British Prime Minister, Theresa May, announced in December that the Government is adopting an official definition of anti-Semitism. She becomes the first PM to do so and follows calls from CUFI and other pro-Israel organisations for a tougher stand against anti-Semitism. In the same speech, May affirmed the Government’s support for Israel and told the COonservative Friends of Israel audience that the country will be marking the “Balfour anniversary” with pride, despite calls from anti-Israel activists in the UK to apologise for the Declaration.
5. Irina Bokova, UNESCO Director General
UNESCO chief Irina Bokova has received “death threats” after expressing reservations about an Arab-backed resolution denying Israel’s history in Jerusalemin October.
“These threats were made after her criticism” of two resolutions adopted last week at committee stage ahead of a final vote, HaCohen said, accusing Arab countries of “appalling conduct” over the drafts.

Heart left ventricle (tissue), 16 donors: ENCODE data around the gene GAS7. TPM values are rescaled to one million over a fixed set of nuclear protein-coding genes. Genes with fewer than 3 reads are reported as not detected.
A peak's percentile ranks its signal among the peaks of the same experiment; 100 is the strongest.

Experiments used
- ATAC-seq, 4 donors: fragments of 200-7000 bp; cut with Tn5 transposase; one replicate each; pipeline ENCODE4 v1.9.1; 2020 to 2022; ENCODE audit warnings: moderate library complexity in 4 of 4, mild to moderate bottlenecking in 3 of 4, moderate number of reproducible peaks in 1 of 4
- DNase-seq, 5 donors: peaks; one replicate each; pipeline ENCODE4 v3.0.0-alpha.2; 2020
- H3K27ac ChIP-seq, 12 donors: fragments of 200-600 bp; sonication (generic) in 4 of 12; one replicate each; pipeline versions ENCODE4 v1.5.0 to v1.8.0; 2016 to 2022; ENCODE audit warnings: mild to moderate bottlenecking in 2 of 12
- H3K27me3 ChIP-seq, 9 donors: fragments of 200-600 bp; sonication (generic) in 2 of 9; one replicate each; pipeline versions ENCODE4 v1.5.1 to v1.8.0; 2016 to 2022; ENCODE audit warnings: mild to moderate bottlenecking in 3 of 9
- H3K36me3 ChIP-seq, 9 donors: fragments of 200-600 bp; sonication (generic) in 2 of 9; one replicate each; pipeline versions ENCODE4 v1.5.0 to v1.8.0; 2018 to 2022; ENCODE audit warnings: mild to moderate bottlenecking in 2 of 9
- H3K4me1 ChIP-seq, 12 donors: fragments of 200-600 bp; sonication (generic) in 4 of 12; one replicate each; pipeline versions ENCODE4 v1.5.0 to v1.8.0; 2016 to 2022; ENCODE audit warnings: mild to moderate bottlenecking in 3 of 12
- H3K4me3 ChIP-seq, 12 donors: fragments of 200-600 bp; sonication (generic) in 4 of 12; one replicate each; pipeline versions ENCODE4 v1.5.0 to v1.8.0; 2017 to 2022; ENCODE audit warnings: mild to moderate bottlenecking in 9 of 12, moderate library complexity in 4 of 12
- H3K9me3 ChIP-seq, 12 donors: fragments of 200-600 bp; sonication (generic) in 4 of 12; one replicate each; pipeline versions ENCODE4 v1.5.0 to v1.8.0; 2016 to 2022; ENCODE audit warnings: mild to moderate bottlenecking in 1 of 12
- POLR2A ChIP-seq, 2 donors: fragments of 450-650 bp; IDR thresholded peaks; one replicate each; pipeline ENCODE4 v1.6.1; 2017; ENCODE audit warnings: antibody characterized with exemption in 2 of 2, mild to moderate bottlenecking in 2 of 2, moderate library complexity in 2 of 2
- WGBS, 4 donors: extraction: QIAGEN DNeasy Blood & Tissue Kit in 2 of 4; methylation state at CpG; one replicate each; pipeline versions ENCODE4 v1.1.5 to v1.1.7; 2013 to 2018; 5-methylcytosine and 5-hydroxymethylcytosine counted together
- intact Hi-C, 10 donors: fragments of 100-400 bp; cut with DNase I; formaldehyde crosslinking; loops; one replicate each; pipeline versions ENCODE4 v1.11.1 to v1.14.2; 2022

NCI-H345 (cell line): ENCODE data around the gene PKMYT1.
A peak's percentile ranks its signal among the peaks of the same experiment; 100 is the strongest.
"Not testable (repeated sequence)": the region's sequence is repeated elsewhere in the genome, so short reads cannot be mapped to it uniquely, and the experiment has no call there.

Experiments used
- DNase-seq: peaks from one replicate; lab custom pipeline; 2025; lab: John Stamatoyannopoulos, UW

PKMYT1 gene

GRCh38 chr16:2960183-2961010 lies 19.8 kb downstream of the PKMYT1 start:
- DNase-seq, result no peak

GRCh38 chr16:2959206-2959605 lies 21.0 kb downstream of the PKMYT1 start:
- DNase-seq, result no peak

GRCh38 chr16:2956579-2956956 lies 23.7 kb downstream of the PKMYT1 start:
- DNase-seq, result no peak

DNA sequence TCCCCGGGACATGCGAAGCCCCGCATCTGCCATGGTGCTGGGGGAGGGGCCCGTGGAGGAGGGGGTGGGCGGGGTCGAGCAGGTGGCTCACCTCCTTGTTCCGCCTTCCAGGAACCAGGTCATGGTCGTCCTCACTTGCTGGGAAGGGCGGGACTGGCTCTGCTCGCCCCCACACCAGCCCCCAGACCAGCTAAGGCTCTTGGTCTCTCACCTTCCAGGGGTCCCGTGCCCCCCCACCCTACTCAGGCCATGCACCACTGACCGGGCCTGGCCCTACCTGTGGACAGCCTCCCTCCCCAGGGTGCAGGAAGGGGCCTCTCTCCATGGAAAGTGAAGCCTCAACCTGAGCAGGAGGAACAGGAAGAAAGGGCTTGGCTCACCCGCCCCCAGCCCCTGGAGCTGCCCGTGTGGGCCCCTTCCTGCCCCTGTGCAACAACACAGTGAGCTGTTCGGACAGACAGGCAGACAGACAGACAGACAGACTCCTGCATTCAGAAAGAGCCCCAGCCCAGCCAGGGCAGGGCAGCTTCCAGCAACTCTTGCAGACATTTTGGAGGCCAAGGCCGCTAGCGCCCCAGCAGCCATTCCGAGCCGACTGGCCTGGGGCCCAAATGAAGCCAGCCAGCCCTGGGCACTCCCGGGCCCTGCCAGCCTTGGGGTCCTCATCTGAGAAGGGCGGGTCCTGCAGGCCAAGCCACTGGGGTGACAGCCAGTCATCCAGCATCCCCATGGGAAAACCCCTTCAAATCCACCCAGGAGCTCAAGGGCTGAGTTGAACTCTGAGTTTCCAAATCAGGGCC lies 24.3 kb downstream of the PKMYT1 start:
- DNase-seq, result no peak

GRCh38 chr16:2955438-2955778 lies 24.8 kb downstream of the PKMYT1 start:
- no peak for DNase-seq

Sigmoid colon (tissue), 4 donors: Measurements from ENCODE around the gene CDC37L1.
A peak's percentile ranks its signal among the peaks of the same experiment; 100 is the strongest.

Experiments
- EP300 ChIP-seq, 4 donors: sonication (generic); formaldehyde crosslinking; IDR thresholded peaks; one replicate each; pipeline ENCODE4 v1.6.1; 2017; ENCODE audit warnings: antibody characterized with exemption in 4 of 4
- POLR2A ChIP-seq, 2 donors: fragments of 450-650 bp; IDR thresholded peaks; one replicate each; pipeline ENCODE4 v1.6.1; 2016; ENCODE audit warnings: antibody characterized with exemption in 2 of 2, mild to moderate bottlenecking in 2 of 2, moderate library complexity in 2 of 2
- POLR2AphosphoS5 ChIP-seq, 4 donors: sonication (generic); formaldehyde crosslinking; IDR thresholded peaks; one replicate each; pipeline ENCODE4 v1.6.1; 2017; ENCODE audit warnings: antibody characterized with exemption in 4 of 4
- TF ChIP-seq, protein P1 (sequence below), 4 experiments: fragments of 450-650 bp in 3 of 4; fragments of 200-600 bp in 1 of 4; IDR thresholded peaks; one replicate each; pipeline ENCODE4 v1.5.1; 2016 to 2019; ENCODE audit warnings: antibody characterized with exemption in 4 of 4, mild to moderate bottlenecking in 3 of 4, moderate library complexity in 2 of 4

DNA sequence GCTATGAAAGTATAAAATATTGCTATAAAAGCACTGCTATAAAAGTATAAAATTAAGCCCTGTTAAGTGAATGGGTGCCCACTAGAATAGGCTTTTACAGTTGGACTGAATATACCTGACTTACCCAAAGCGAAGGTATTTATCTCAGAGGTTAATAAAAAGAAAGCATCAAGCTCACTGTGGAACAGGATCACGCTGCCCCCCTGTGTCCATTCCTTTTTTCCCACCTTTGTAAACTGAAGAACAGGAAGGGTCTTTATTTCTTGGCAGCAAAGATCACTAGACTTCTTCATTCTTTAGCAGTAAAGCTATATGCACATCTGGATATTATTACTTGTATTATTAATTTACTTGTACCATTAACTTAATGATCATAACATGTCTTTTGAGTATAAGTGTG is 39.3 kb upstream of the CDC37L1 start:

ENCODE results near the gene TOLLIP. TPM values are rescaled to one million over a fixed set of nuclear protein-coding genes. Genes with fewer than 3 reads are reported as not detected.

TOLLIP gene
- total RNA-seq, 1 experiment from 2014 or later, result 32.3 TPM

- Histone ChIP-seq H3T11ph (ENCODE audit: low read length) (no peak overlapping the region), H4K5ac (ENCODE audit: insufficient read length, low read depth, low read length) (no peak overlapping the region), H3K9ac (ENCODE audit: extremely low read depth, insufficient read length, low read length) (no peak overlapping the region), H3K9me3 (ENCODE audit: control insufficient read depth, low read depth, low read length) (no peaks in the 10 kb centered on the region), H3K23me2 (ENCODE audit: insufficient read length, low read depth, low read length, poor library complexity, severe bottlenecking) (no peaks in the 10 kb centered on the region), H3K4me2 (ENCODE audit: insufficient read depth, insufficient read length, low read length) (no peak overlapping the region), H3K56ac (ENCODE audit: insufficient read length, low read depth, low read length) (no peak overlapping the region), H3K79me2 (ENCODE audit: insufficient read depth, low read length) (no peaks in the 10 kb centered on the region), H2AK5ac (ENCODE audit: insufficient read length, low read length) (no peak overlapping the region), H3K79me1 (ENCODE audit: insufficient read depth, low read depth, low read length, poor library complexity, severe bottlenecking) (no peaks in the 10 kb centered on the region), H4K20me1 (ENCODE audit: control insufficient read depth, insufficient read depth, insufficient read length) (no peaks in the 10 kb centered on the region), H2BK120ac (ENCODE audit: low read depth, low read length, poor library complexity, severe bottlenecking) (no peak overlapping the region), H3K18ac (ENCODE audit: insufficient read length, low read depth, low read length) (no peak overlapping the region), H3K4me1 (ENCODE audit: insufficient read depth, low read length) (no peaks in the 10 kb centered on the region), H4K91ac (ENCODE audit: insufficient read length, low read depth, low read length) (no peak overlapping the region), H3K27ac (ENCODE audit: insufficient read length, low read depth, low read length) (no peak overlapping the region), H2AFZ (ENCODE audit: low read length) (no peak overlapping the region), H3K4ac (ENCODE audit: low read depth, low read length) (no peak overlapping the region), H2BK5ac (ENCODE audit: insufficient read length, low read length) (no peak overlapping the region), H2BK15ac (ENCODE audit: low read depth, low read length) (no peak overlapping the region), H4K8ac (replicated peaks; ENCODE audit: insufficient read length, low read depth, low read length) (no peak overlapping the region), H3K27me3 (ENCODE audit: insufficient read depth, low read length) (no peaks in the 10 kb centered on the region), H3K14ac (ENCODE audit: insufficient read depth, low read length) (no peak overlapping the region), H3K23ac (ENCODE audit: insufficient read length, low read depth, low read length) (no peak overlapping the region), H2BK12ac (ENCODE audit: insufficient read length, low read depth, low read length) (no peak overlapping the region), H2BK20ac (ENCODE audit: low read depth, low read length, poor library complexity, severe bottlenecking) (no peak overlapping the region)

Bokova distanced herself from the resolutions in a statement, saying “nowhere more than in Jerusalem do Jewish, Christian and Muslim heritage and traditions share space.”
4. Priti Patel MP
In what was probably the most positive UK decision of the year relating to Israel, Priti Patel, International Development Secretary, instructed her department in October to freeze the payments, a third of the total the UK sends to the PA, pending an investigation. A Mail on Sunday report in March reported that millions of pounds of UK aid funding was being handed over by the PA to the PLO, which was paying stipends to the convicted murderers of Israeli civilians.
3. Thomas Bach, President of the International Olympic Committee
After 44 years, the memory of the the 11 Israeli victims of the 1972 Munich Olympics massacre was commemorated in an official ceremony in Rio in August, organised by the International Olympic Committee (IOC).